I'm often asked whether I support Sarah Palin for president. I don't. But I do very much support her as America's next Oprah. Her cultural antennae are exquisitely sensitive, and she relishes combat. "Sarah's book club" would be an improvement.
After a recent speech in which she argued that "choosing life may not be the easiest path, but it's always the right path," the Washington Post Web edition invited responses. Herb Silverman, president of the Secular Coalition for America, thundered that "Palin calls herself a 'frontier feminist,' but she sounds more like a Pat Robertson feminist." Susan Brooks Thistlethwaite, a professor at the Chicago Theological Seminary, noted that "A woman's life is a human life: Those who would deny women the right to moral autonomy, the ability to engage in moral reasoning about whether to continue a pregnancy to term or to have an abortion, develop their arguments based on assumptions of women's moral ineptitude."
Debra Haffner, of the Religious Institute, wrote, "In more than 30 years of working with women struggling with the question of continuing a pregnancy to term or having an abortion, I can think of fewer than a handful who approached the decision lightly. Almost every woman wrestled with what would be best in her individual circumstances, and with what her faith taught her."
This is fatuous moral reasoning. Thistlethwaite suggests that to oppose abortion on moral grounds is to "deny women the right to moral autonomy." Rights talk, as Mary Ann Glendon has observed, has invaded every arena of American life and impoverished civic discourse. Of course women are moral actors. But what is "moral autonomy"? Is it a new right to make immoral choices without being criticized? Does it apply in areas beyond abortion? Do laws against prostitution or baby selling compromise women's "moral autonomy"? Do all laws?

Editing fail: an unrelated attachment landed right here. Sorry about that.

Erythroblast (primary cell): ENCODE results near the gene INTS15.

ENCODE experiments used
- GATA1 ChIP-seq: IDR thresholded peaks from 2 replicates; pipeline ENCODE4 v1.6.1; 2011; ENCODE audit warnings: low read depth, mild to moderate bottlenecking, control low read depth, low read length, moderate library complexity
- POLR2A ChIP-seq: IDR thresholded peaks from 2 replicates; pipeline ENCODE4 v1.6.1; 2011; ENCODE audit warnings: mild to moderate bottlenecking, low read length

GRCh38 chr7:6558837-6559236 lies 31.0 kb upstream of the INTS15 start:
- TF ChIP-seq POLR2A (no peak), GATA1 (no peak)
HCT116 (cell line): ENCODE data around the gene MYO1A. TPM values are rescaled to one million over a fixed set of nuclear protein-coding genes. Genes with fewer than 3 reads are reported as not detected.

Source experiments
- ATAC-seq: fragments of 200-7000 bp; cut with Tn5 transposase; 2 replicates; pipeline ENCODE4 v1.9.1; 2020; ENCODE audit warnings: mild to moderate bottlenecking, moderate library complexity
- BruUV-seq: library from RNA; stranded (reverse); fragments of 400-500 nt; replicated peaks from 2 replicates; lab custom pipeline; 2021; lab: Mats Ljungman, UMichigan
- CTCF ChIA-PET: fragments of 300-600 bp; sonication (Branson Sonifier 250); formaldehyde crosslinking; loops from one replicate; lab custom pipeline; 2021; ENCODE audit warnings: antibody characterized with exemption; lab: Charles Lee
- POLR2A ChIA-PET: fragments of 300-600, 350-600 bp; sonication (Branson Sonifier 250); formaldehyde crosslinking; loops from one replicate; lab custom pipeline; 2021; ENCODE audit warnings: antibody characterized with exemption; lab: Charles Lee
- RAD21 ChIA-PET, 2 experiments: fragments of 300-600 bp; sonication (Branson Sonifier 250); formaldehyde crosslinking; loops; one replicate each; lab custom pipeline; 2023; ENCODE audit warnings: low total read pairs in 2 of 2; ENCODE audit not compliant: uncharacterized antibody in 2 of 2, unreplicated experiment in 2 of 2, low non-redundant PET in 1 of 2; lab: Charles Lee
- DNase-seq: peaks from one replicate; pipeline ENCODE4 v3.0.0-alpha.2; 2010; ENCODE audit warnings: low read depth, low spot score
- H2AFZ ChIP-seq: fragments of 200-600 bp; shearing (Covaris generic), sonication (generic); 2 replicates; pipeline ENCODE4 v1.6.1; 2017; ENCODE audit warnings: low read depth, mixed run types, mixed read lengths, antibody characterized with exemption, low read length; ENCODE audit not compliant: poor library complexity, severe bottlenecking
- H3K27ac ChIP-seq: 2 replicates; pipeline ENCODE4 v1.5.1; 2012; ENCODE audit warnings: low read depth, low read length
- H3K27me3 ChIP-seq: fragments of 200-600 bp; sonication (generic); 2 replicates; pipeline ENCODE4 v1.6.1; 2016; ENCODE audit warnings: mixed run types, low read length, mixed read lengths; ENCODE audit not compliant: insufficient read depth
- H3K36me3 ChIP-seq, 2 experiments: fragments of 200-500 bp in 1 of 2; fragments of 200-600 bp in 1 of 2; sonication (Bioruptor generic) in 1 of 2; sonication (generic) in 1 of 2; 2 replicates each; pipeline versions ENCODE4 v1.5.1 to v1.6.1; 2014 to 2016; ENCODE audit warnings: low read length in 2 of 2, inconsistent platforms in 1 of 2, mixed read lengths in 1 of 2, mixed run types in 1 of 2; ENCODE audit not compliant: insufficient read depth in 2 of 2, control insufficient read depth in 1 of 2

Haffner's argument is also familiar -- not to say hackneyed. We've heard it many times. Abortion is a an "agonizing personal choice." Women struggle with the decision. Well, some doubtless do agonize, but, let's face it, many do not. Feminist writer Naomi Wolf admitted in 2004 that, "I used to think of abortion as being somewhat trivial; the moral equivalent of serious root canal dentistry." A recent survey by the Allan Guttmacher Institute found that 50 percent of women undergoing abortions each year are having their second or more. If the process of deciding on abortion were truly that wrenching, repeat abortions would not be nearly as common.